Interview with a Wake Up Intern and International Sangha Builder
Hong-An is one of the Wake Up interns in Plum Village. When she was touring with Thay and the monastics in the United States last autumn and looking for a job there, the monastics convinced her to work for them since there are always extra hands needed in Plum Village. Since she had previous experience with websites, she ended up maintaining the Wake Up website.
She has also been involved in various Wake Up tours and retreats. She helped to promote the Wake Up Spain tour in Barcelona when she was living there, and for the past two years she helped to organise Wake Up Ireland retreats and support the Irish Sanghas.
As an intern, she works on the Wake Up website, does international Sangha building by connecting Sanghas to each other, helps young people find a Sangha in their hometown, promotes Wake Up retreats and events on social media, and coordinates the Wake Up manual (a guide for Sanghas and newly-formed Sanghas to start, facilitate, and nourish a Wake Up Sangha) that is currently being created in Plum Village and by Wake Uppers around the world.
How did you discover Plum Village (PV)?
My parents introduce me to PV. My father’s side of the family was involved with Thay in the 1960s when the Vietnam War was going on. My great-grandfather invited him to his local temple to talk about Buddhism. Back in those days, Buddhism was only available in Chinese. Thay revolutionised Buddhism by making it more modern and available in Vietnamese. This really attracted my family to help him spread the word about Buddhism.
In the summer of 2003, my father took me to PV for a week. I had just graduated from high school, so it was more of a holiday for me. The following summer, I came back alone for a week to try to take the practice seriously. However, it wasn’t the right time for me to be in PV. Not only because I was in the transition between high school and university life, but there was no Wake Up movement at that time and there were not many young adults around. I was in an all-ages Dharma-sharing family and there was a lot of suffering in this group. Since I did not enjoy it, I did not return for a while.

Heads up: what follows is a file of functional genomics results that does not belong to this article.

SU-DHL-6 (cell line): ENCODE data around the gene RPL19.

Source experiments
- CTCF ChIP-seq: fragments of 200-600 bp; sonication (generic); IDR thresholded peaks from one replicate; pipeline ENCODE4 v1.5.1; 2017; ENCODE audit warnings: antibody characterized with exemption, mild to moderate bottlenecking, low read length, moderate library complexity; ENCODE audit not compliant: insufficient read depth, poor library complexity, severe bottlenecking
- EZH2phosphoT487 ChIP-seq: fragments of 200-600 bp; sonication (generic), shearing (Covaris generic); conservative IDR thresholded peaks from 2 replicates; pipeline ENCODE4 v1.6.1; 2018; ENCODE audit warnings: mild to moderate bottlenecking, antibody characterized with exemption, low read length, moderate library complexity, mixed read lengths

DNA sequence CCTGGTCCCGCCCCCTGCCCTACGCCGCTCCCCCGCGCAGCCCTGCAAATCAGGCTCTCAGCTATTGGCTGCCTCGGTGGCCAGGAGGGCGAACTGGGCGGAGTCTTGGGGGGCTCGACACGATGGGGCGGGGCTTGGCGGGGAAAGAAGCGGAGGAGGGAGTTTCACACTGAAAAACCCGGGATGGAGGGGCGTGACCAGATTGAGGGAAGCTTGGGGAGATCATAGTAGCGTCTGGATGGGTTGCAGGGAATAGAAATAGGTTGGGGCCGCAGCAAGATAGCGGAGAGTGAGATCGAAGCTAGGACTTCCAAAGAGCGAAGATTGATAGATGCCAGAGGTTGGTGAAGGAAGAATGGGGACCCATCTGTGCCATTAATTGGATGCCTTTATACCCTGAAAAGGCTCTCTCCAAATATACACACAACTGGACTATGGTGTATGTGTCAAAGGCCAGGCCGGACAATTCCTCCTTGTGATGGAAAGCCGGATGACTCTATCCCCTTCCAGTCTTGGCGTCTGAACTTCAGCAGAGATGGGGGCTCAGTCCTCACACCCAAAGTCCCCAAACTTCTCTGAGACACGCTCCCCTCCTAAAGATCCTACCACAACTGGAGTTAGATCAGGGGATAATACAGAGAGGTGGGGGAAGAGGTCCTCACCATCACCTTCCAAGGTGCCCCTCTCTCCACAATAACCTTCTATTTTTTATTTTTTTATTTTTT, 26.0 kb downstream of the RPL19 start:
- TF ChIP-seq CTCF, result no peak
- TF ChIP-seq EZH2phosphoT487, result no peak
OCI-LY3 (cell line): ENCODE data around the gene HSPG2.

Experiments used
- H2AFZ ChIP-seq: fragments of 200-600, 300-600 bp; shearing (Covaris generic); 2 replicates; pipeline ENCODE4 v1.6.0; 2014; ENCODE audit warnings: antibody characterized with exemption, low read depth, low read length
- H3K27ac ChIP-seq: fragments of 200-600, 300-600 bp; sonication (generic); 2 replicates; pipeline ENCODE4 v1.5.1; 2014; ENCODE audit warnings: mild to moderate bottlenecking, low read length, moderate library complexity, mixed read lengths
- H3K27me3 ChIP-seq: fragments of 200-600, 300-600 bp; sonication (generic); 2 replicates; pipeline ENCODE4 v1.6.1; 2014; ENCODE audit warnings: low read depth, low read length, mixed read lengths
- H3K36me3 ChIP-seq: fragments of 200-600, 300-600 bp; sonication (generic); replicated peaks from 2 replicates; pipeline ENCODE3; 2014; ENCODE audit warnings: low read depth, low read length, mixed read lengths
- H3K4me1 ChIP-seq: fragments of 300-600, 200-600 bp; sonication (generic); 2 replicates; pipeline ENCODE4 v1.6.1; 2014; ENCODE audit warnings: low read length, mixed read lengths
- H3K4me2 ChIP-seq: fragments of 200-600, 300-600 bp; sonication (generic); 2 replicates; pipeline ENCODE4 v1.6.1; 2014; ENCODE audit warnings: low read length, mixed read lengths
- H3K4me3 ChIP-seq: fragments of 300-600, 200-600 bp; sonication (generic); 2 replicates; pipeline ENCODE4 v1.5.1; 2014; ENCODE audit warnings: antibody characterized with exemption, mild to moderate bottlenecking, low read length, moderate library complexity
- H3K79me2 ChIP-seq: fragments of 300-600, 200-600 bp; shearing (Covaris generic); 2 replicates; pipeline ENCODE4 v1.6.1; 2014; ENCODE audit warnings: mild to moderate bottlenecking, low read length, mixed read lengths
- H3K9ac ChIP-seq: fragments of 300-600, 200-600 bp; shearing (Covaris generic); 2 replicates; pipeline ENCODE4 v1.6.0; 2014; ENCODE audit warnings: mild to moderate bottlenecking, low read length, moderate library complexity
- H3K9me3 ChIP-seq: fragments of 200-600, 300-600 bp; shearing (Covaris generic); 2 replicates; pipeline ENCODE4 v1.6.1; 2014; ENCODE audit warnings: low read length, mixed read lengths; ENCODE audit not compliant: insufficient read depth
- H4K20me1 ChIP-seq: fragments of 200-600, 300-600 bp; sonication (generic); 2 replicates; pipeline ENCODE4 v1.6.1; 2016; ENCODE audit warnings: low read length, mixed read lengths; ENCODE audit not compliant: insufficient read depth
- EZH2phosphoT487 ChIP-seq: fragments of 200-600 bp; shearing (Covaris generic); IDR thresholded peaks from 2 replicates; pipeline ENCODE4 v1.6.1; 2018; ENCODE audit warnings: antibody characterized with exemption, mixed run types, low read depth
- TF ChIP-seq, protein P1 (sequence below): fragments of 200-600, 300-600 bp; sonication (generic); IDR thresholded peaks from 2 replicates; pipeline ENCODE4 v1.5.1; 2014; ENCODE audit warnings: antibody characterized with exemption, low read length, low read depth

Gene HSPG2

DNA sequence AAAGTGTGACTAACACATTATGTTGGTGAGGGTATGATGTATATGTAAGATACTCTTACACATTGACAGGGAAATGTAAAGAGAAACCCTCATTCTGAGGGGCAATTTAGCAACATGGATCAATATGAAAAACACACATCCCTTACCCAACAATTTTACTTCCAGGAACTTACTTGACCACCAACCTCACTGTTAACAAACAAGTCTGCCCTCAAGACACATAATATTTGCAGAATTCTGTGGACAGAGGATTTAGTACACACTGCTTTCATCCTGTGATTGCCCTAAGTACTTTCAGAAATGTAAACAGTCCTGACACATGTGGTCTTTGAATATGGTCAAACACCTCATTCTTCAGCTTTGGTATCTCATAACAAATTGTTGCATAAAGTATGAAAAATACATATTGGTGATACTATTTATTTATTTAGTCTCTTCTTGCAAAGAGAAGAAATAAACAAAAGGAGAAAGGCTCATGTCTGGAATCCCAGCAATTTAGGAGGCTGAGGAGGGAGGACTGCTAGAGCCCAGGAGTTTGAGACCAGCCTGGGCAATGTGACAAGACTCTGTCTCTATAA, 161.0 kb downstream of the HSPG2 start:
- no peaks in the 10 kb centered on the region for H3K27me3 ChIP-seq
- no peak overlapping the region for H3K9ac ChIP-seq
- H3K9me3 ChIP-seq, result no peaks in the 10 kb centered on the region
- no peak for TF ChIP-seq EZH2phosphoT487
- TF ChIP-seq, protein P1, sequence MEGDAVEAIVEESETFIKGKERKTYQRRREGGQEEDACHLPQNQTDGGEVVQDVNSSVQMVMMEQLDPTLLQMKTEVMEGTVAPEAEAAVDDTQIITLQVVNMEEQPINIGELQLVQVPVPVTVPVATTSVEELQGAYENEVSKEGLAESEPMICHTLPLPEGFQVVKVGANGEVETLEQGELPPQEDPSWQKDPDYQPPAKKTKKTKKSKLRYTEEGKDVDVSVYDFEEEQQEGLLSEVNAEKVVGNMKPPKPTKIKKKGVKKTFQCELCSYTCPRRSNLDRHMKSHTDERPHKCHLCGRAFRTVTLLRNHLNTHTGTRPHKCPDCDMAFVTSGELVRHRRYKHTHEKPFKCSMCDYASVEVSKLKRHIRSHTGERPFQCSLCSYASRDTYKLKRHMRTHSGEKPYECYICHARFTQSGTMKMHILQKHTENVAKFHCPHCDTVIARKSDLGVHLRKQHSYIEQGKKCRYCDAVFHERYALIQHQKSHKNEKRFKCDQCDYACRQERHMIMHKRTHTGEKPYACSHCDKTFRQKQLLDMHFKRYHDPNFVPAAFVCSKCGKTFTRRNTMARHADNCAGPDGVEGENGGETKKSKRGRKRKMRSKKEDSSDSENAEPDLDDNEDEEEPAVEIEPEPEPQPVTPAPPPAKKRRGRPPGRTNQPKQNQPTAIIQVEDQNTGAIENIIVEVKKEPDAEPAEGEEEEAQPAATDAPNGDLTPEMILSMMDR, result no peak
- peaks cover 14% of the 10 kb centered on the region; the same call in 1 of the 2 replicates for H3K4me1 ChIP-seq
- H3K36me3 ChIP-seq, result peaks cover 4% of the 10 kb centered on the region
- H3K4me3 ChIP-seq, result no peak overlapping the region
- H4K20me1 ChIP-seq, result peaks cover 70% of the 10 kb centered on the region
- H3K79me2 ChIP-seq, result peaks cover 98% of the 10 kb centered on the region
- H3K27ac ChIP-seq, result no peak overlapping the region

What made you come back to Plum Village?
I was living in Barcelona and one crazy January day, I had a dream about Sister Chan Khong. It made me realise that it had been eight years since I hadn’t returned to Plum Village. I was wondering what was happening with Sister Chan Khong and Thay, so I decided to visit the Plum Village website.
I saw that Thay and the monastics were going to have a tour in Ireland for the first time. I had been to Dublin many times because I felt a strong connection to the place. Since I had never been to the west coast of Ireland and the retreat was going to take place there, I decided to go. In this retreat I was part of a Wake Up Dharma sharing family, and we became really close. Now some of these people are founders of the Wake Up Sanghas in Dublin, Cork, and Greystones, or organisers for Wake Up Ireland. They are very special to me so whenever I can, I return to Ireland to spend quality time with the Sanghas.
Why did you want to be part of Wake Up?
When I first got involved with Wake Up, it had nothing to do with mindfulness. I had gone through some personal challenges at the time, so I wanted to meet new people. It was very important for me to make friends because many of the friendships I had in the past no longer served me. I always felt I was a bit different, and I don’t like to conform to society. I’ve always been more connected to spirituality and meditation.
As time went on though, it became more about building communities for people to practice mindfulness, create a space where people feel safe, as well as organise activities outside of regular Sangha sessions to have fun.
What are your aspirations for Wake Up?
Wherever I go, I’d like to share my practice, whether it’s by helping to facilitate different Sanghas or through my presence.
Maintaining the Wake Up website is bringing me a lot of joy, so I hope I can continue to do this until it is the right time for me to do something else. The most beautiful thing that has come out of this is all the friendships I’ve made online and through the different Sanghas I’ve practiced with. I can share deeply from the heart with them and live in the present moment. I’m very thankful that Thay launched the Wake Up movement in 2008, and I came at the right time although a little bit later 🙂